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We’re living longer, thanks to GPs – and pensions must reflect that

GPs greatly value their pensions – and rightly so. If a GP were to purchase an annuity to pay for the average pension of £49,000 and £147,000 lump sum, they would need a pension pot of £2m. It is therefore entirely reasonable that they want to understand the implications of any changes to their pensions.

There has been much debate about the proposed NHS pension scheme. However, I believe the decision by the BMA to reject the heads of agreement, recognised by trade unions including the BMA in December as the best to be achieved by negotiation, is misguided and confusing to the public. In rejecting the agreement, the BMA argued that the move to career-average pensions for all, higher pension ages and increased contributions were unfair.

GPs, of course, already have a career-average scheme. Our proposed career-average NHS pension scheme has an accrual rate of 1/54th, with past earnings revalued in line with the consumer price index plus 1.5% per annum. This is almost identical to the career-average arrangements available for GPs in the current 2008 scheme.

Pension reform is necessary because people are living longer, healthier lives – at least in part thanks to GPs themselves.

Lord Hutton recommended that in future the normal pension age of public-sector schemes should be linked to the national state pension age. Today's 60-year-old male doctor can expect on average to draw his pension for 29 years, compared with 20 years for a doctor who retired in 1984. These extra years would cost about £440,000. Today's 24-year-old female doctor could expect to receive her pension on average for 28 years after state pension age.

Our proposals are proportionate and fair – it is clearly unsustainable to expect that pension scheme members in their late 20s, expected to live into their mid-90s, should be able to draw their pension in full at 60.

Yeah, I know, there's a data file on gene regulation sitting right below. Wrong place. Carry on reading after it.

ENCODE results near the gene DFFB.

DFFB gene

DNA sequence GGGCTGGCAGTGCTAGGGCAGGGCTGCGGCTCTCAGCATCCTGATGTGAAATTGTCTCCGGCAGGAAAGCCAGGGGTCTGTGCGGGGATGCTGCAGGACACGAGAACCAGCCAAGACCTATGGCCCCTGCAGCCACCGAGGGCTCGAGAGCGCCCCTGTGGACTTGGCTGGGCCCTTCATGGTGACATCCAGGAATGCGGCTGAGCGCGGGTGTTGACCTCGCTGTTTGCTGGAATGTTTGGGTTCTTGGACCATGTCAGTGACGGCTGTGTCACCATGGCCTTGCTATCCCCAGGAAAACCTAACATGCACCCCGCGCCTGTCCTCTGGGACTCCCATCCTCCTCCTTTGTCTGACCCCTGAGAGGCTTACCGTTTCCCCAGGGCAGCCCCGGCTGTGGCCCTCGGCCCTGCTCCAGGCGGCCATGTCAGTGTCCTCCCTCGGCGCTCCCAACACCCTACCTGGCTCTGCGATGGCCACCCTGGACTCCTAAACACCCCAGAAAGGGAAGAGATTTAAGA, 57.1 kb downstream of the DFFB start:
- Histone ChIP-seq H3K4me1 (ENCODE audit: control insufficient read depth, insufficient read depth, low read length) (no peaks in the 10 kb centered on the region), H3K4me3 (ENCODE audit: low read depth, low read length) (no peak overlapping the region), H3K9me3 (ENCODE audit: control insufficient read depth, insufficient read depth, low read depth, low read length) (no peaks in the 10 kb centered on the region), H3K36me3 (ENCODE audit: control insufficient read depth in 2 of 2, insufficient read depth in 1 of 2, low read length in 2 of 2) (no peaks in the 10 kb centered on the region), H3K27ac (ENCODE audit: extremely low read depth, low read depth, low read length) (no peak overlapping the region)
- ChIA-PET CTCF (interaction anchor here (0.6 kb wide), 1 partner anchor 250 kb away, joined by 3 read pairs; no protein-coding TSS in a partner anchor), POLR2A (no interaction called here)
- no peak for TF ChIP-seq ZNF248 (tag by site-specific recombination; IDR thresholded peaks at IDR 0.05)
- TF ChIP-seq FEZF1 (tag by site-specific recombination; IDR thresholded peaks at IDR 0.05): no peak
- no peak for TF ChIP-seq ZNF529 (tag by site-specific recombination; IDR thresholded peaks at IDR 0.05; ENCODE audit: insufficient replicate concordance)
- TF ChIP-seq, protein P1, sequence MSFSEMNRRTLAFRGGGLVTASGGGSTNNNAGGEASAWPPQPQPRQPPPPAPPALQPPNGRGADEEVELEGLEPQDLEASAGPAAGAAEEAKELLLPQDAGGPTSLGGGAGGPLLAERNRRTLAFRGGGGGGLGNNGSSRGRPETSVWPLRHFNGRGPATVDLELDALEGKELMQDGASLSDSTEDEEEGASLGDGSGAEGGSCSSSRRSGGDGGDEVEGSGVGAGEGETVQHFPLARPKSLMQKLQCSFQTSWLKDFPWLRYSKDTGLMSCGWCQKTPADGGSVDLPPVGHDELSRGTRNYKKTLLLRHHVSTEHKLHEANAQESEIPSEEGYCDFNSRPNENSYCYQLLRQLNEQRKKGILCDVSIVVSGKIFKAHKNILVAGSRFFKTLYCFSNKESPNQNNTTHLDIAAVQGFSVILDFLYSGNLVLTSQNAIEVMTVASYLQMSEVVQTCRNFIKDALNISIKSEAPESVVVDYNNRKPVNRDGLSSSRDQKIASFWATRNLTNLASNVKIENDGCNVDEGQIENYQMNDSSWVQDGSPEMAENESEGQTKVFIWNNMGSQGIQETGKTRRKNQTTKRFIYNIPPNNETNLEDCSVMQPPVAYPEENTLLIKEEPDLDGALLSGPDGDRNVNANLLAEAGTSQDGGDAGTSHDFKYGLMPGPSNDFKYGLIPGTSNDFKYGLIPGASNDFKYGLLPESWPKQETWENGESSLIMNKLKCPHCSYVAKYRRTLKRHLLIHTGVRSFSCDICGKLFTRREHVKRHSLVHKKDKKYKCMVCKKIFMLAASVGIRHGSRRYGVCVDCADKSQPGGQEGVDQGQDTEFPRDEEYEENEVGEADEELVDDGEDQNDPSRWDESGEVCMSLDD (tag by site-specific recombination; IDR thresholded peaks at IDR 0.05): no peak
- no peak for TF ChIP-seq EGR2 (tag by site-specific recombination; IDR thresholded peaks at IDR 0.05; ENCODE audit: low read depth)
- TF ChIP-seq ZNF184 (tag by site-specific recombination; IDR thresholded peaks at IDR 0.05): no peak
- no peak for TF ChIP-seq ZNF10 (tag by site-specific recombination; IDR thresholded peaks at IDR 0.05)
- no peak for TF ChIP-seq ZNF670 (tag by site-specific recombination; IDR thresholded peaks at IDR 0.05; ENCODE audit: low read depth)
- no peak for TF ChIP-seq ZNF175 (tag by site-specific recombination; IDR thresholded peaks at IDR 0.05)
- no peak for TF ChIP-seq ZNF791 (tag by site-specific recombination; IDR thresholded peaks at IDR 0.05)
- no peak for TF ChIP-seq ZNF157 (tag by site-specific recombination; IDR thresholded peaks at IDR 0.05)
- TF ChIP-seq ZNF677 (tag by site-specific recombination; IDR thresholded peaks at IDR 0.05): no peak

GPs already working longer

In 2010 there were 2,300 GPs working in the NHS aged between 60 and 65 and a further 1,300 aged over 65. GPs have always worked flexibly in their 60s, often through 24-hour retirement. Tomorrow's GPs and those in the 2008 scheme will be able to take partial retirement, reducing their hours and drawing some pension, while continuing to build up their pension as they work.

The impact of these changes will be gradual. No GP will have to work to 68 unless they wish to and, if they do, most can expect to receive a larger pension. Some 31% of GPs are over 50 and will see no change to their pension age. A further 11% are within 13 years and five months of the pension age and will be given partial protection.

Pension earned up until 2015 will be protected for all. This means a 40-year-old GP would only need to work until he or she is 61 years and three months old to get the same £49,000 pension, and a 24-year-old only need work until 64 years and eight months. Admittedly, GPs will see an increase in their pension contributions, but this is reasonable given the improvements in longevity.

In total, we are asking NHS staff to pay an average of 3.2% extra in contributions by 2015. It is only fair that higher earners pay higher contributions while they benefit from the protection of accrued rights, and receive higher benefits relative to those on lower or middle incomes. The contribution rates for years two and three have yet to be decided, but next year those earning over £48,957 will pay an additional 2.4%. After tax relief this is only an extra 1.44%, very similar to the increase for middle earners. Currently, after tax relief, the highest earners in the NHS pay 5.1% and middle earners 5.2%.

BMA Council meets on Saturday to decide on options for balloting on industrial action. I echo what Andrew Lansley wrote to Dr Hamish Meldrum after the rejection of the heads of agreement: there is no justification for industrial action. It would harm patients. No concessions will be won through industrial action.

I want to see GPs and other NHS staff properly rewarded – they dedicate their lives to treating us. Our proposal means GPs will continue to receive pensions that are among the highest in the public or private sectors and will continue to see an excellent rate of return on pension contributions.

This is a significantly improved offer, which most unions agree is the best that can be achieved through negotiation. I urge GPs to recognise that this offer is fair.

Simon Burns is minister of state for the Department of Health